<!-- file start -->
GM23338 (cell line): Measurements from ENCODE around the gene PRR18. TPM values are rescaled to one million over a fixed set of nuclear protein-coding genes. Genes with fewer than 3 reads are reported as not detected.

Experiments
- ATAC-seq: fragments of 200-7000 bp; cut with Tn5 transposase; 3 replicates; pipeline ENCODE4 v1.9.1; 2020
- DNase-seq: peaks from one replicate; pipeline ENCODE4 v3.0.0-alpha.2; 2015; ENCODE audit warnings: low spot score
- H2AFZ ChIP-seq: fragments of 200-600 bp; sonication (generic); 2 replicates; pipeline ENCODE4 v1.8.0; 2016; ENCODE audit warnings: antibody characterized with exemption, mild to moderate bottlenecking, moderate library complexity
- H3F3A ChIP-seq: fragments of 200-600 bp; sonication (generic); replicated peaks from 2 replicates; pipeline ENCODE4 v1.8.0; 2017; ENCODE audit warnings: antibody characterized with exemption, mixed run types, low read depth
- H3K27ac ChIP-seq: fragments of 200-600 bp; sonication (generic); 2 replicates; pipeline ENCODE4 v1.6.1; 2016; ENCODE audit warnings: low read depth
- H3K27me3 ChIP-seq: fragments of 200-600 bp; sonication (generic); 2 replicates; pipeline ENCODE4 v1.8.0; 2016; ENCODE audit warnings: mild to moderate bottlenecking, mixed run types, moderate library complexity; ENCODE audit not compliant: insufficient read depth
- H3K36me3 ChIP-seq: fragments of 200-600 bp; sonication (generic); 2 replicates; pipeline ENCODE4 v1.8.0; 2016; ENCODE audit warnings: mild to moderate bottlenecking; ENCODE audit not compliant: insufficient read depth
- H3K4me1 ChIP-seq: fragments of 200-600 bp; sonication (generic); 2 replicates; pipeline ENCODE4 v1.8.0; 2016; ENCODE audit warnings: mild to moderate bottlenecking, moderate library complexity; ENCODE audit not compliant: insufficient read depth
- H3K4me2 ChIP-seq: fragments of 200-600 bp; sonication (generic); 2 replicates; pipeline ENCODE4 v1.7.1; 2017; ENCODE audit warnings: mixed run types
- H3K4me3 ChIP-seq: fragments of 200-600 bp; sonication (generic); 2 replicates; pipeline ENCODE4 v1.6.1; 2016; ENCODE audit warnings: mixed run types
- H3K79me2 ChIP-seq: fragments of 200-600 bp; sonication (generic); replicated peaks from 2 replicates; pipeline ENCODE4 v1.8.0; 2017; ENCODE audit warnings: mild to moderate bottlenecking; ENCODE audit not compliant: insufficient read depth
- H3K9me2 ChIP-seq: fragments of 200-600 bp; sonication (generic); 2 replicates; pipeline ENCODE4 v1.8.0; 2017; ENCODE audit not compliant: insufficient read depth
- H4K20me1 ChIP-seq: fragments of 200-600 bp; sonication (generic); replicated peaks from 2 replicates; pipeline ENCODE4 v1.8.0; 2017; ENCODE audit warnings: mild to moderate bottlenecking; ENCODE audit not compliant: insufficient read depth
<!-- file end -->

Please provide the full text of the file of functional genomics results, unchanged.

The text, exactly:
GM23338 (cell line): Measurements from ENCODE around the gene PRR18. TPM values are rescaled to one million over a fixed set of nuclear protein-coding genes. Genes with fewer than 3 reads are reported as not detected.

Experiments
- ATAC-seq: fragments of 200-7000 bp; cut with Tn5 transposase; 3 replicates; pipeline ENCODE4 v1.9.1; 2020
- DNase-seq: peaks from one replicate; pipeline ENCODE4 v3.0.0-alpha.2; 2015; ENCODE audit warnings: low spot score
- H2AFZ ChIP-seq: fragments of 200-600 bp; sonication (generic); 2 replicates; pipeline ENCODE4 v1.8.0; 2016; ENCODE audit warnings: antibody characterized with exemption, mild to moderate bottlenecking, moderate library complexity
- H3F3A ChIP-seq: fragments of 200-600 bp; sonication (generic); replicated peaks from 2 replicates; pipeline ENCODE4 v1.8.0; 2017; ENCODE audit warnings: antibody characterized with exemption, mixed run types, low read depth
- H3K27ac ChIP-seq: fragments of 200-600 bp; sonication (generic); 2 replicates; pipeline ENCODE4 v1.6.1; 2016; ENCODE audit warnings: low read depth
- H3K27me3 ChIP-seq: fragments of 200-600 bp; sonication (generic); 2 replicates; pipeline ENCODE4 v1.8.0; 2016; ENCODE audit warnings: mild to moderate bottlenecking, mixed run types, moderate library complexity; ENCODE audit not compliant: insufficient read depth
- H3K36me3 ChIP-seq: fragments of 200-600 bp; sonication (generic); 2 replicates; pipeline ENCODE4 v1.8.0; 2016; ENCODE audit warnings: mild to moderate bottlenecking; ENCODE audit not compliant: insufficient read depth
- H3K4me1 ChIP-seq: fragments of 200-600 bp; sonication (generic); 2 replicates; pipeline ENCODE4 v1.8.0; 2016; ENCODE audit warnings: mild to moderate bottlenecking, moderate library complexity; ENCODE audit not compliant: insufficient read depth
- H3K4me2 ChIP-seq: fragments of 200-600 bp; sonication (generic); 2 replicates; pipeline ENCODE4 v1.7.1; 2017; ENCODE audit warnings: mixed run types
- H3K4me3 ChIP-seq: fragments of 200-600 bp; sonication (generic); 2 replicates; pipeline ENCODE4 v1.6.1; 2016; ENCODE audit warnings: mixed run types
- H3K79me2 ChIP-seq: fragments of 200-600 bp; sonication (generic); replicated peaks from 2 replicates; pipeline ENCODE4 v1.8.0; 2017; ENCODE audit warnings: mild to moderate bottlenecking; ENCODE audit not compliant: insufficient read depth
- H3K9me2 ChIP-seq: fragments of 200-600 bp; sonication (generic); 2 replicates; pipeline ENCODE4 v1.8.0; 2017; ENCODE audit not compliant: insufficient read depth
- H4K20me1 ChIP-seq: fragments of 200-600 bp; sonication (generic); replicated peaks from 2 replicates; pipeline ENCODE4 v1.8.0; 2017; ENCODE audit warnings: mild to moderate bottlenecking; ENCODE audit not compliant: insufficient read depth